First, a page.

The Miami Marlins announced it would play next season without fans in attendance, a move the team says has nothing to do with the spread of coronavirus, but a practical decision given the team’s historically low attendance records.

“It costs a lot of money to pay all the janitors and hot dog vendors for our games, and it just isn’t worth it since we’re only getting like 250 fans per game anyway,” said Marlins’ CEO Derek Jeter. When asked whether the spread of coronavirus contributed to the team’s decision, Mr. Jeter said it hadn’t. “It’s just a coincidence that people are avoiding major sporting events around the world. They’ve been avoiding us for years.”

The Plantain spoke to Marlins player Brian Anderson about whether it will impact his game to not have fans in attendance. “I don’t think I’ll even notice,” said the third baseman as he walked to the Stadium from the home of an elderly Haitian man who lives next door and lets the players park their cars in his front yard for only $10 a game.

By Michael de ArmasThe Miami Marlins in an odd promotional stunt, had a man with a comically large name tag reading Arnold, and a marlin painted on his face come out onto center field between the top and bottom of the seventh inning in today’s game versus the Mets simply to set two worn ash bats on fire with a barbeque lighter.
Arnold, a tired looking man of about forty years, who The Plantain discovered was an old roadie for the band Metallica during the 90s, simply walked out onto the middle of the field at the half of the seventh inning and unceremoniously set two bats on fire and just as promptly walked off, looking down at his feet lethargically, leaving the visiting center fielder Juan Lagares to find a place for the charred pieces when play resumed.
After the game, team president Derek Jeter fielded questions over the odd display.
On the man being very clearly named Arnold: Well you want people to identify with a mascot, and we had a few meetings and we all agreed the name Arnold was a good name. Go Arnold!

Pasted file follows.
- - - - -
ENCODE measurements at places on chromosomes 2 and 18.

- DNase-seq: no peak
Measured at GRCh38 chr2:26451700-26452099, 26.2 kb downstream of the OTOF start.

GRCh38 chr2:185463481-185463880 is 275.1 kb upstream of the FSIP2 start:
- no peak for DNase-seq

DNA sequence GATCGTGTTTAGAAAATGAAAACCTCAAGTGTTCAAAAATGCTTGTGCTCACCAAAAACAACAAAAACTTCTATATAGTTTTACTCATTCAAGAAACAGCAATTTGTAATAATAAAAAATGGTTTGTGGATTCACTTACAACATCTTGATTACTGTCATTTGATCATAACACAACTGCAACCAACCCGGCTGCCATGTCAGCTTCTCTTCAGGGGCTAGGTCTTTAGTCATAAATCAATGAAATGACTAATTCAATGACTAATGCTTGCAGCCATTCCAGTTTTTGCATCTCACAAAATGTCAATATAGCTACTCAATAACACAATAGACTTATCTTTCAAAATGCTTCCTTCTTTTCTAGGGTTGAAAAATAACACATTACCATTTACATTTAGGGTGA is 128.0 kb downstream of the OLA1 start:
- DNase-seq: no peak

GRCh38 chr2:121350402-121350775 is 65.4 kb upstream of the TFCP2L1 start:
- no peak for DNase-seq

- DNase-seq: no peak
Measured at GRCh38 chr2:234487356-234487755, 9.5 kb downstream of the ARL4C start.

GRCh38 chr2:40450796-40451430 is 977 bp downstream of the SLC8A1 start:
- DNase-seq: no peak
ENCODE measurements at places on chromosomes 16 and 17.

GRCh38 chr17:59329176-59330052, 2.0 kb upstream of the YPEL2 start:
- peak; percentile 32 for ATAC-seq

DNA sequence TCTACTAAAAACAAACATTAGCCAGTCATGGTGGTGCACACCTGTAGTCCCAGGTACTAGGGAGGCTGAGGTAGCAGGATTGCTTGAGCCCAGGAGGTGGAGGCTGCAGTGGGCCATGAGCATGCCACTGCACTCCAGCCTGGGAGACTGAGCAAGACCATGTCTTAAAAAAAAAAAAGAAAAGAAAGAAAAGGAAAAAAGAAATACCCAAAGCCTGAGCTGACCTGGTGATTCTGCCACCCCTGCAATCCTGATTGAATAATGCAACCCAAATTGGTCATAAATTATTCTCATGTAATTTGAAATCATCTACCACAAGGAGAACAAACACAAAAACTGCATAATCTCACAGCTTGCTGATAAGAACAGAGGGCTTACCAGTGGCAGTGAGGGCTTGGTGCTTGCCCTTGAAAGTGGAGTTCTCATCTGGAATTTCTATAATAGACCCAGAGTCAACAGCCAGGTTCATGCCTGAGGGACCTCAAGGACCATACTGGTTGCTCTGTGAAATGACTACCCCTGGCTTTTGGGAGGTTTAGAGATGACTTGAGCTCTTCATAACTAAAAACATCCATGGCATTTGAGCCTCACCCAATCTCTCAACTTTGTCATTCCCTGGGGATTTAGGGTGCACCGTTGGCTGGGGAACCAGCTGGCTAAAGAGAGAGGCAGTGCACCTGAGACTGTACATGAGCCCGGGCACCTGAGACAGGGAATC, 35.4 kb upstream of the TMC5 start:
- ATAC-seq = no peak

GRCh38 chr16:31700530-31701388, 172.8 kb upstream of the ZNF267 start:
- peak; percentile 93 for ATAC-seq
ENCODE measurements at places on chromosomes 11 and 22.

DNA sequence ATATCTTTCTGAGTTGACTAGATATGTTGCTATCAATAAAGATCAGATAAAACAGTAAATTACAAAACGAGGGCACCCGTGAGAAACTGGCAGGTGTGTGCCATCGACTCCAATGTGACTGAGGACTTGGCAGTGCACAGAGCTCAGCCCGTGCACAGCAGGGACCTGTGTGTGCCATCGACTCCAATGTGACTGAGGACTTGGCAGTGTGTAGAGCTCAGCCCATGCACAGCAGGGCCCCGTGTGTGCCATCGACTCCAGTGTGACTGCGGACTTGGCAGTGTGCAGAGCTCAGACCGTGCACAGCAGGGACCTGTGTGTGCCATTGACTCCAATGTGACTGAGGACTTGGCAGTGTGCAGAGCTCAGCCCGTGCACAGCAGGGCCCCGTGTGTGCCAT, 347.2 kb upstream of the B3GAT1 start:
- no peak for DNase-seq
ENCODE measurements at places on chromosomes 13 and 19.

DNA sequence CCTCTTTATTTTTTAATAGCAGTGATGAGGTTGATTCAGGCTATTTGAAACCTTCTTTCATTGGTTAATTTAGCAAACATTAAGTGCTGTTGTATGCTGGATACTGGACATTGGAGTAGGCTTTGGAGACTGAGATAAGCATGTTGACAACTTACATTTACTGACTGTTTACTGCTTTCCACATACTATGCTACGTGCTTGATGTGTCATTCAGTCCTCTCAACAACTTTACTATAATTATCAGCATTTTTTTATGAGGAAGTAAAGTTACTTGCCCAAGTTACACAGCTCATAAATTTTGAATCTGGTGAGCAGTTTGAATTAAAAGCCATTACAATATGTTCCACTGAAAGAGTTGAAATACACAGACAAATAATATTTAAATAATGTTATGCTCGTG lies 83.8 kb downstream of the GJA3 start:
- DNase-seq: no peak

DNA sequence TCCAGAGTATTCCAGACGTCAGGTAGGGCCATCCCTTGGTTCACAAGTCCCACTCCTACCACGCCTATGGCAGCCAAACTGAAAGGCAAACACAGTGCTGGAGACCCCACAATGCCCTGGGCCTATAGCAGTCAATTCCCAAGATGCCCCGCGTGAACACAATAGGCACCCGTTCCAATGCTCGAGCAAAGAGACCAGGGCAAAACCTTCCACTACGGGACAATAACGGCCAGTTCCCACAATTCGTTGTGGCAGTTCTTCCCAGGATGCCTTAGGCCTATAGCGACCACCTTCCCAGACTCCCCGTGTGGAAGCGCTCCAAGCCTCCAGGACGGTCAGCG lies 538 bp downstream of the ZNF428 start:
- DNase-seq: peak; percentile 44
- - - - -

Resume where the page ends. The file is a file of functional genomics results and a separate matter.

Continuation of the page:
> An old roadie for the band Metallica during the 90’s walked out onto the field in the seventh inning and unceremoniously set two bats on fire and then just walked off.
On the possible political implications of the promotion: Well you never want to send the wrong message, and we did put a lot of thought into whether it was the right thing to show during the seventh inning stretch when God Bless America could be playing, we asked several people what they thought and none of them could really make heads or tails of it so we decided it was probably alright.
On the nature of the promotion itself: Well, fire is exciting and sometimes in baseball, when the offense is doing well you say ‘Their bats are on fire’ so we decided that would be cool.
On Who Arnold is: Arnold has a mysterious past, we aren’t really sure on the backstory yet, but I can tell you it is really really mysterious, and he has different powers we are working on. He is somehow related to fish. We all agree he should be from the ocean.
On Billy: Billy was great but the costume was very expensive, unfortunately, we had to repurpose the fabric to fix some of the paddings on the outfield wall.
Michael de Armas is a staff writer for The Plantain